by John

The stainless steel tank was welded up using a mig welder with stainless wire ($150 for 5kg of wire… ouch).  I had some stainless steel leftovers from some benches which I made a few years ago.  The stainless was cut with an angle grinder.  That was easy with the correct blade in a 9″ grinder.  Like cutting butter with a hot knife, well sort of…

The folds in the steel were 400mm long and the steel was 1.6mm thick.  I wondered whether my 20 tonne press would manage.  I made an anvil out of redgum and the blade from a lump of 45 x 45mm steel 450mm long.  The hydraulic press managed to push the fold with some grunting from me.   The wooden anvil did its job superbly, with not a mark or a dent.  Redgum is amazing.

My MIG welding of stainless steel was very ordinary indeed.  I was using gas for ordinary mild steel.  And it is a while since i have done any welding.  The last time I welded stainless I used TIG with the correct gas, and it was OK.  But this was just a quick job and I did not want to spend on a TIG gas cylinder for this one job.  So I just MIGged it and try not to look at the end result.  I am not proud of it.  Also I had to go back a few times to reweld areas which leaked.  In the end I have a useable but not pretty tank 400x200x150mm which will hold 12 litres of electrolyte.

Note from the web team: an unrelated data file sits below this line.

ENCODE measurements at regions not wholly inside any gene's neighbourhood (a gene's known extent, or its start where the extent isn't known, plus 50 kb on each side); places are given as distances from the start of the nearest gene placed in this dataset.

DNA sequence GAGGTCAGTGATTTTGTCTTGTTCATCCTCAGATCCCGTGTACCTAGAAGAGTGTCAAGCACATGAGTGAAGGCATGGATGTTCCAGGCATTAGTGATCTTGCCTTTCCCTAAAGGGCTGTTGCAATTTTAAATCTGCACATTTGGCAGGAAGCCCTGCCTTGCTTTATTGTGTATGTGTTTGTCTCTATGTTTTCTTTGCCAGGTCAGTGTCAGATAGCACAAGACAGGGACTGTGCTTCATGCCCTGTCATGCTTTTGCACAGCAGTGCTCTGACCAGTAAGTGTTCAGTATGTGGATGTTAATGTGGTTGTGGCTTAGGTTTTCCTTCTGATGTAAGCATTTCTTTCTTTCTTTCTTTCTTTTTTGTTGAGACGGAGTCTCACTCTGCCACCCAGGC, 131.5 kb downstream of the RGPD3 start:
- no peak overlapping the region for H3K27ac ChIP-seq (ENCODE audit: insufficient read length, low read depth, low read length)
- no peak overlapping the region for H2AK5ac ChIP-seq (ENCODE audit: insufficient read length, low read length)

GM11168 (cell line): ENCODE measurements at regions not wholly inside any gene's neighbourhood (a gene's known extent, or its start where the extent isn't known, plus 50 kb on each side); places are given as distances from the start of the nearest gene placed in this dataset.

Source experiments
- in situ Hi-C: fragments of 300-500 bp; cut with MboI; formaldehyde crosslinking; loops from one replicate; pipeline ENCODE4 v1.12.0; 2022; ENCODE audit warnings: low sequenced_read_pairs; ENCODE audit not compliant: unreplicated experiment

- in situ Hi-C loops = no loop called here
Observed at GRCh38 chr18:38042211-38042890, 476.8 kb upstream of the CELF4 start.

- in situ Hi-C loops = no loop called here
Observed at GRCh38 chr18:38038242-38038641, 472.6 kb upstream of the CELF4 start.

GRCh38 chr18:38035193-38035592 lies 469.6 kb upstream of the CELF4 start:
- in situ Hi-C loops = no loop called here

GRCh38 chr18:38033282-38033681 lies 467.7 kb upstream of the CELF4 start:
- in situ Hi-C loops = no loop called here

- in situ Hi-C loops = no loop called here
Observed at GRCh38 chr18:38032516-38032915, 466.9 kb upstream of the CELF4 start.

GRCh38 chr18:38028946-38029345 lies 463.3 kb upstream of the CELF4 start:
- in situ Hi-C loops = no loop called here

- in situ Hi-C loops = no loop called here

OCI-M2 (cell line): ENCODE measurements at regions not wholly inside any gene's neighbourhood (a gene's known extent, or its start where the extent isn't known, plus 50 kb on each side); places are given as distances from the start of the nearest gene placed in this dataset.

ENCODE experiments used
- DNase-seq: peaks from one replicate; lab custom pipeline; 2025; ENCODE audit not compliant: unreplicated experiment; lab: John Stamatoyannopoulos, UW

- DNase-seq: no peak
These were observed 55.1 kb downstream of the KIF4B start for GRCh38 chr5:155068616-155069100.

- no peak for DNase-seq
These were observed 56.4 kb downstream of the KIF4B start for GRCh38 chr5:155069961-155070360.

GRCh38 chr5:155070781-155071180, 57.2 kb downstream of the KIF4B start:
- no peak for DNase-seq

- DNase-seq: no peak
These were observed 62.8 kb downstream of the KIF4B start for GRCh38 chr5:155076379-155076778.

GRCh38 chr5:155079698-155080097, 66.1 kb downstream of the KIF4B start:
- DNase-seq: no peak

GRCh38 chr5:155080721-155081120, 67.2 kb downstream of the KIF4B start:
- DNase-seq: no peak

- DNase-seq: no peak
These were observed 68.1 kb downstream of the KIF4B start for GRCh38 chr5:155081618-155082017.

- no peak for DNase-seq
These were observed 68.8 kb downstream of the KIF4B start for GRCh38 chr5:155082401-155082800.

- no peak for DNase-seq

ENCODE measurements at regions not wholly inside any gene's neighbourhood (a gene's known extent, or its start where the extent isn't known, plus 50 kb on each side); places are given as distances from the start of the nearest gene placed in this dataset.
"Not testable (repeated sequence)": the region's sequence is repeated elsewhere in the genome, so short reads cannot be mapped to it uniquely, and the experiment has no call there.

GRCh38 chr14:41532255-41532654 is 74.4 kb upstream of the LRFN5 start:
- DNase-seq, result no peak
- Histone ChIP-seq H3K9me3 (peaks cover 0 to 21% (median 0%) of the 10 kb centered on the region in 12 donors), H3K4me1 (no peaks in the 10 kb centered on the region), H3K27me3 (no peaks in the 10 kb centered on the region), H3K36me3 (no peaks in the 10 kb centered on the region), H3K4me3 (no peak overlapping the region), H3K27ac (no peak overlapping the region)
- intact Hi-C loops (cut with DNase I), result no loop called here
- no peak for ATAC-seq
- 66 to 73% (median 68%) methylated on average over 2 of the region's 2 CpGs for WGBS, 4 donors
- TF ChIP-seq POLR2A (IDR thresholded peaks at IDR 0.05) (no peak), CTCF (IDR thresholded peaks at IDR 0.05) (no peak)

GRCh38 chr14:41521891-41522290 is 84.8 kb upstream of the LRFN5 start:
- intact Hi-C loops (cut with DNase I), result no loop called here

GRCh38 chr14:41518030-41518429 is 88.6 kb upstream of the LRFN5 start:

See the next slide show post of the electroplating setup.  

My friend Phil who had done the zinc plating came around and together we followed the Jane instructions.  Our first effort was not perfect.  The plating was nice and shiny, but it was not even. See the lathe tool in the slide show.   Reason?   Amps too high?  Temperature too high?  Electroplating too long?  Work not well enough prepared? All of the above???   Anyway, next time, I was scrupulous with the degreasing, held the temperature to 50-55c, kept the current below 2 amps, and the result was much better, although still not perfect.   More pics later.  A quick rub with Scotchbrite resulted in a lovely smooth silvery finish.

I cant wait to get back into the workshop.